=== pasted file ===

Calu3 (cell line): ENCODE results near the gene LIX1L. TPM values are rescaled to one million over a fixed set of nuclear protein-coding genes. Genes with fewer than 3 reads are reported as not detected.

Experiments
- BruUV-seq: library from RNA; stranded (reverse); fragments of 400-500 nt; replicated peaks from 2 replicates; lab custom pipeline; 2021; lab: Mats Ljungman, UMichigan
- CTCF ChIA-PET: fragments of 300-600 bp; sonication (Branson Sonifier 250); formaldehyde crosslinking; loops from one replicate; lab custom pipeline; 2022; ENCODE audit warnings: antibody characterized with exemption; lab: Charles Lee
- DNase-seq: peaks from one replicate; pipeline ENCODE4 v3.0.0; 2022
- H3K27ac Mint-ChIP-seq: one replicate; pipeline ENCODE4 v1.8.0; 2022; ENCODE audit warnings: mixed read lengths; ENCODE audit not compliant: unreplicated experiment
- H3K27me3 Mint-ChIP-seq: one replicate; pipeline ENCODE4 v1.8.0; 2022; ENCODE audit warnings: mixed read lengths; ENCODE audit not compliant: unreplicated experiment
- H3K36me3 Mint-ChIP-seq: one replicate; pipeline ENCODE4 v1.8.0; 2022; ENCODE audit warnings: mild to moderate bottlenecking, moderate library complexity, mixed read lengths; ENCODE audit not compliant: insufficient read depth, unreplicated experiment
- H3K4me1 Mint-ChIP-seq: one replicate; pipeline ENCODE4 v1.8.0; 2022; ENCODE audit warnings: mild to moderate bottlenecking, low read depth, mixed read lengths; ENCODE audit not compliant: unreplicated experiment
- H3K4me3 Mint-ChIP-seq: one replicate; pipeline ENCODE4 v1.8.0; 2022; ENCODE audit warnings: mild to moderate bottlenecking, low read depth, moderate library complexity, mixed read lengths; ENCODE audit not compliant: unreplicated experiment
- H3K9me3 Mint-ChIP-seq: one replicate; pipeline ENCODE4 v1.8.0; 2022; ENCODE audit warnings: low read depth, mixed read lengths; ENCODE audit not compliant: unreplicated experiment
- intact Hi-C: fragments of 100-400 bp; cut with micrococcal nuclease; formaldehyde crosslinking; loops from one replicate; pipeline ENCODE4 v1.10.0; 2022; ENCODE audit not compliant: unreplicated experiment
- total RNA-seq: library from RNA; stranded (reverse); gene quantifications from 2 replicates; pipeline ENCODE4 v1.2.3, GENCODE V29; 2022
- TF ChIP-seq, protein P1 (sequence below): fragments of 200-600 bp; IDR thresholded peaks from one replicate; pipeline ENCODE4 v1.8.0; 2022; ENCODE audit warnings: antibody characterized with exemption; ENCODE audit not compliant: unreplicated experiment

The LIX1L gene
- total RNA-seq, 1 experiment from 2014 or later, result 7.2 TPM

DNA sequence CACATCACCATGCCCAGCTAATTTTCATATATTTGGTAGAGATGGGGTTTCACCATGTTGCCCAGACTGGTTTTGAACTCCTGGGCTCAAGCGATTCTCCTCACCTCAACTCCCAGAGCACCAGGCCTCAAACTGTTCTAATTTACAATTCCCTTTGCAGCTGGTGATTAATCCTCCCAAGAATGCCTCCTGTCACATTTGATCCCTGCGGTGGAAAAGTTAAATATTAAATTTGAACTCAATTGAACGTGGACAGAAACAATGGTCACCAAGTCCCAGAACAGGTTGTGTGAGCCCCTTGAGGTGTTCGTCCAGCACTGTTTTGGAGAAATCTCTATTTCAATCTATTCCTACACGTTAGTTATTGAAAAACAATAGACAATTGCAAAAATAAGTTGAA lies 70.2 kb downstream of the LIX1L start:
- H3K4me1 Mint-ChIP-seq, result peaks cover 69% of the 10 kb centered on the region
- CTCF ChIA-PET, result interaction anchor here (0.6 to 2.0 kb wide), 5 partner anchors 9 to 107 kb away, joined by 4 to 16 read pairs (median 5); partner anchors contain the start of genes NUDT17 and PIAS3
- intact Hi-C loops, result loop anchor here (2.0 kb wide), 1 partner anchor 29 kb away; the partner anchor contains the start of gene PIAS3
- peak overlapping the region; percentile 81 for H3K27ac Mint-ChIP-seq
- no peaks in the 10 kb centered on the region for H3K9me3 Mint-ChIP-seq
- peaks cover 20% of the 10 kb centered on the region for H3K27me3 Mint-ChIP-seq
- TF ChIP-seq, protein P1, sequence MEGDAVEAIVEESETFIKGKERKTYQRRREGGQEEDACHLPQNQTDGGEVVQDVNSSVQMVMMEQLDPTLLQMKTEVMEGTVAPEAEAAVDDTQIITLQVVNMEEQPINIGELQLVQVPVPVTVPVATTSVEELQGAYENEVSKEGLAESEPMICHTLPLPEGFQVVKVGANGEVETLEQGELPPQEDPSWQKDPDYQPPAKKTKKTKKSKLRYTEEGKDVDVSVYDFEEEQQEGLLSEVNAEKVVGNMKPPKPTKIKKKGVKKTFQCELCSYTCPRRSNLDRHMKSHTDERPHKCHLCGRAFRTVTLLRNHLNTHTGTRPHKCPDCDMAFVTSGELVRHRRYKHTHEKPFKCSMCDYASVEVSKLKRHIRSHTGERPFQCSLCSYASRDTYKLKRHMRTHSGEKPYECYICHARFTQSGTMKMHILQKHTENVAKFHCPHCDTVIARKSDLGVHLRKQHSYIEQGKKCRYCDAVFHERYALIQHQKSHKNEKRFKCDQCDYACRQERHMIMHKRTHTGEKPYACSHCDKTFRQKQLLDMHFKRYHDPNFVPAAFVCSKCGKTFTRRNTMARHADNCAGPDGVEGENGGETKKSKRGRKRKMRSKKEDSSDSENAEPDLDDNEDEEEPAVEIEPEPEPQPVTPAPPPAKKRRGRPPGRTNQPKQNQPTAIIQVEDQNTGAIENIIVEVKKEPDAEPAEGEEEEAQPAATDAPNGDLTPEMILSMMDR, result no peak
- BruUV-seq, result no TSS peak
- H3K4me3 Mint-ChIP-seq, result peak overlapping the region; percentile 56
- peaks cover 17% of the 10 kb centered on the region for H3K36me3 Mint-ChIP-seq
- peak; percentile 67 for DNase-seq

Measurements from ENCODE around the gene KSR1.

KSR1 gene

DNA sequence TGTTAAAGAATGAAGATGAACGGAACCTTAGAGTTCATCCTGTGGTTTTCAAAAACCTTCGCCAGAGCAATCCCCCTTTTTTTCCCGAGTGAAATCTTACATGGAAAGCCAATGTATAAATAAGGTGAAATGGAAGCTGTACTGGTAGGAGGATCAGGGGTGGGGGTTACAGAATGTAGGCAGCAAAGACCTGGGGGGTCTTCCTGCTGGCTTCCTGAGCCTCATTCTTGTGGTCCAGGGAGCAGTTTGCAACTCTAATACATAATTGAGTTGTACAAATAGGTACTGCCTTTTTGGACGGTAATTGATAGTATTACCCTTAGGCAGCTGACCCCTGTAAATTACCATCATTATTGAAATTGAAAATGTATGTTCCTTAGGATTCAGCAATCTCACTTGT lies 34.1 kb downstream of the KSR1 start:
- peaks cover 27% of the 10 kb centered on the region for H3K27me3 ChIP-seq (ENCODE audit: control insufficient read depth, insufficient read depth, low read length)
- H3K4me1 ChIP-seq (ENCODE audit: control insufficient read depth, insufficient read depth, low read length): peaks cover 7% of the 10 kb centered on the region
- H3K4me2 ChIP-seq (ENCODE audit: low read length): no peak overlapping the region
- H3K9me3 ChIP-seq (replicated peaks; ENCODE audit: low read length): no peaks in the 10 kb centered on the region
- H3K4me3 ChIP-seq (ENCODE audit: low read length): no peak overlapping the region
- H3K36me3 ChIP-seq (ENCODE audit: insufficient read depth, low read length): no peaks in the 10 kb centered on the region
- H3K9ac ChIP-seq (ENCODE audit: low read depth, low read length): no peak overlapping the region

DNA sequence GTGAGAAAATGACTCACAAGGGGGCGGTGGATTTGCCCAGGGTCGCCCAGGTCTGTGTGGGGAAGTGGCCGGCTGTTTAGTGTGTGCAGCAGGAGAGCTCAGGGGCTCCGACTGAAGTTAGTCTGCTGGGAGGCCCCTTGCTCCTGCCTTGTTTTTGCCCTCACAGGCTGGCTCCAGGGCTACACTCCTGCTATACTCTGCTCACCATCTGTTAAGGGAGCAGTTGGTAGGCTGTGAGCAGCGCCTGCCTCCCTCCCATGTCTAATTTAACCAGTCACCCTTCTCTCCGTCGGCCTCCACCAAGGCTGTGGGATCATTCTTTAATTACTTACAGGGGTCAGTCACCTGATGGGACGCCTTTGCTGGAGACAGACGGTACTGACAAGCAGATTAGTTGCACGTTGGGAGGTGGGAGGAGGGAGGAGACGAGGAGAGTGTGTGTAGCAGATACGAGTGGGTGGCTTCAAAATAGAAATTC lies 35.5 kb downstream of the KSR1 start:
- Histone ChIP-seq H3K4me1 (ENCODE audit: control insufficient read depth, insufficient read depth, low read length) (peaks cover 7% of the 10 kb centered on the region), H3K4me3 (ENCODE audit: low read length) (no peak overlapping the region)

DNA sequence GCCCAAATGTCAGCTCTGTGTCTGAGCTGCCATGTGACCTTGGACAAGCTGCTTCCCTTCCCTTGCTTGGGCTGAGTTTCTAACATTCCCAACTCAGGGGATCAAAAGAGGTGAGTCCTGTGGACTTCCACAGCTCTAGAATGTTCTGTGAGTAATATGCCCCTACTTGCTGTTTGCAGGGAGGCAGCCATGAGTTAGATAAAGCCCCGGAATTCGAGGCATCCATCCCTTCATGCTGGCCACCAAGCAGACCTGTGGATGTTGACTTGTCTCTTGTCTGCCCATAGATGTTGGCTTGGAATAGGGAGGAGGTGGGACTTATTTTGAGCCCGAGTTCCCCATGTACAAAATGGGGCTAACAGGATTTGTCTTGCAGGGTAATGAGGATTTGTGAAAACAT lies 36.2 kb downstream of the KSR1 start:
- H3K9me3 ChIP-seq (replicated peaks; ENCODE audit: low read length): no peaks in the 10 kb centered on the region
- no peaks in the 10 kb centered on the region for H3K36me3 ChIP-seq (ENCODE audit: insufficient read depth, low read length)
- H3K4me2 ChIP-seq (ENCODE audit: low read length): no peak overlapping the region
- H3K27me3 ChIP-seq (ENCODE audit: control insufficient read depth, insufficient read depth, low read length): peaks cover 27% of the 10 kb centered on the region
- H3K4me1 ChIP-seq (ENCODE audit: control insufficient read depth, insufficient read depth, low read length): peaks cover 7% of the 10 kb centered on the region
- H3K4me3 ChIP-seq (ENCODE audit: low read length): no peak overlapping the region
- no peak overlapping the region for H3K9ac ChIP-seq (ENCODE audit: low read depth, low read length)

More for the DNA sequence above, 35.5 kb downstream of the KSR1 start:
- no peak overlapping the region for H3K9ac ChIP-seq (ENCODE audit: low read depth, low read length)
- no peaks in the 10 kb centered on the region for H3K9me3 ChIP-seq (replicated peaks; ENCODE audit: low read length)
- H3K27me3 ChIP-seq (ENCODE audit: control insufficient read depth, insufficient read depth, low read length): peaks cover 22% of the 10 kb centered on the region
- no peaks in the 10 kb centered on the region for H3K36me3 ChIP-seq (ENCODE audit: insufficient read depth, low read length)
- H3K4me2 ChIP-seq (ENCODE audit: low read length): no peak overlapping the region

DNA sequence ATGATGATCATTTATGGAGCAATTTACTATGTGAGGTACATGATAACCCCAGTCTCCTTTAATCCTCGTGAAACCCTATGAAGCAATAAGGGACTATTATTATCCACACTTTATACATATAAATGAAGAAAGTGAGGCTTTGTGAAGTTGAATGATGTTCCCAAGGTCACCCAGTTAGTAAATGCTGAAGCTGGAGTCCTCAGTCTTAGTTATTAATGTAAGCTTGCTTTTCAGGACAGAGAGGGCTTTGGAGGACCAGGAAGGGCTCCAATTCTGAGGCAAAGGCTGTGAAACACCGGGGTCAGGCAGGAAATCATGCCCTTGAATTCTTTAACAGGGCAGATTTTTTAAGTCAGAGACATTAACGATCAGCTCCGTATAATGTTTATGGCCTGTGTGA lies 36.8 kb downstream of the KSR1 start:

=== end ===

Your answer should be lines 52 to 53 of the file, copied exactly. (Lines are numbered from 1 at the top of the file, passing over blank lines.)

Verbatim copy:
- H3K27me3 ChIP-seq (ENCODE audit: control insufficient read depth, insufficient read depth, low read length): peaks cover 22% of the 10 kb centered on the region
- no peaks in the 10 kb centered on the region for H3K36me3 ChIP-seq (ENCODE audit: insufficient read depth, low read length)